Tax season is upon us but, before filing those returns, make sure that they include any and all benefits available for home owners.
Bradley K. Tuttle’s Real Estate Update offers these tips for maximizing deductions as they relate to owning a home, so gather all paperwork pertaining to your home and get ready to find deductible expenses. For those who didn’t keep good records last year, now is the time to start: it'll pay off in 2015 when tax time returns.
- The biggest savings comes in the form of the mortgage-interest deduction; especially in the early years of a loan, it can save the most money. Home owners can claim it on both and secondary homes, granted that a home is valued at less than $1 million and the tax return is itemized.
- Property taxes are deductible for as long as the home is owned and can be included as an itemized expense on the Federal tax return.
- Improving a home, such as adding a room, installing a new roof or general improvements to increase the home’s value, can reduce tax liability. Find all paid invoices pertaining to remodeling or improvement projects to include on your tax return.
- Home owners who have installed energy-efficiency appliances or upgrades can offset their tax bill to the IRS, dollar-for-dollar for up to 10 percent of the amount that they spent on specific home energy-efficiency upgrades, such as energy-efficient water heaters or insulation. The cap on this deduction is a mere $500, though sometimes it’s less, and it may disappear after this round of income tax returns is complete.
As more people work from home, the home business office is not only convenient but also a tax write-off. A new 2013 tax deduction allows homeowners who have a business office in their house to claim $5 per square foot for up to 300 square feet (a simpler formula than previous tax years). So an 8-foot-by-10-foot home office can save the homeowner $400.
To make sure you’re taking advantage of all home ownership tax breaks, compile all of the home’s documents and receipts from the previous year and take them to your tax accountant. If you’re not sure what qualifies, your accountant will.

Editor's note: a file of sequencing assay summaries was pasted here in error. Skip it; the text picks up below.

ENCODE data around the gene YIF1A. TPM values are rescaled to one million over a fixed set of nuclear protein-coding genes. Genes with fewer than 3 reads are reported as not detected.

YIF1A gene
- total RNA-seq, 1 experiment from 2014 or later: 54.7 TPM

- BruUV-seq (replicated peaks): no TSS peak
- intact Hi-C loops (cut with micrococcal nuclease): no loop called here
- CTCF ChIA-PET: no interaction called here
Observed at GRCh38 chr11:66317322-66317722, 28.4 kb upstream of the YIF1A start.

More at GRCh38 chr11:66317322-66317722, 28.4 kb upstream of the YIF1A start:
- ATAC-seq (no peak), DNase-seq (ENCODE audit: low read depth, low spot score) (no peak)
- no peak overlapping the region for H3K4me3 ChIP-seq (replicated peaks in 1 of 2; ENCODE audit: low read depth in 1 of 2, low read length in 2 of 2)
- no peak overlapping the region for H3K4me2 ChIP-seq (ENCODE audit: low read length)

Also, the IRS’s Publication 17 is a 292-page guide contains thousands of interactive links to help taxpayers quickly get answers to their questions regarding their 2013 tax returns. Other publications which may help include: No. 1, “Your Rights as a Taxpayer;” No. 502, “Medical and Dental Expenses;” No. 504, “Divorced or Separated Individuals;” No. 523, “Selling Your Home;” and No. 530, “Tax Information for First Time Homebuyers.”
A complete list can be found at www.irs.gov, click on Forms and Publications.
Internal Revenue Service regulations generally provide that, for the purpose of avoiding federal tax penalties, a taxpayer may rely only on formal written advice meeting specific requirements. Any tax advice in this article does not meet those requirements. Accordingly, any such tax advice was not intended or written to be used, and it cannot be used, for the purpose of avoiding federal tax penalties that may be imposed on you or for the purpose of promoting, marketing, or recommending to another party any tax-related matters. You should seek advice directly from a qualified tax professional before making any decision or taking any action on accounting, tax, financial and consulting related matters and issues.
Owner and Founder
RE/MAX of Boulder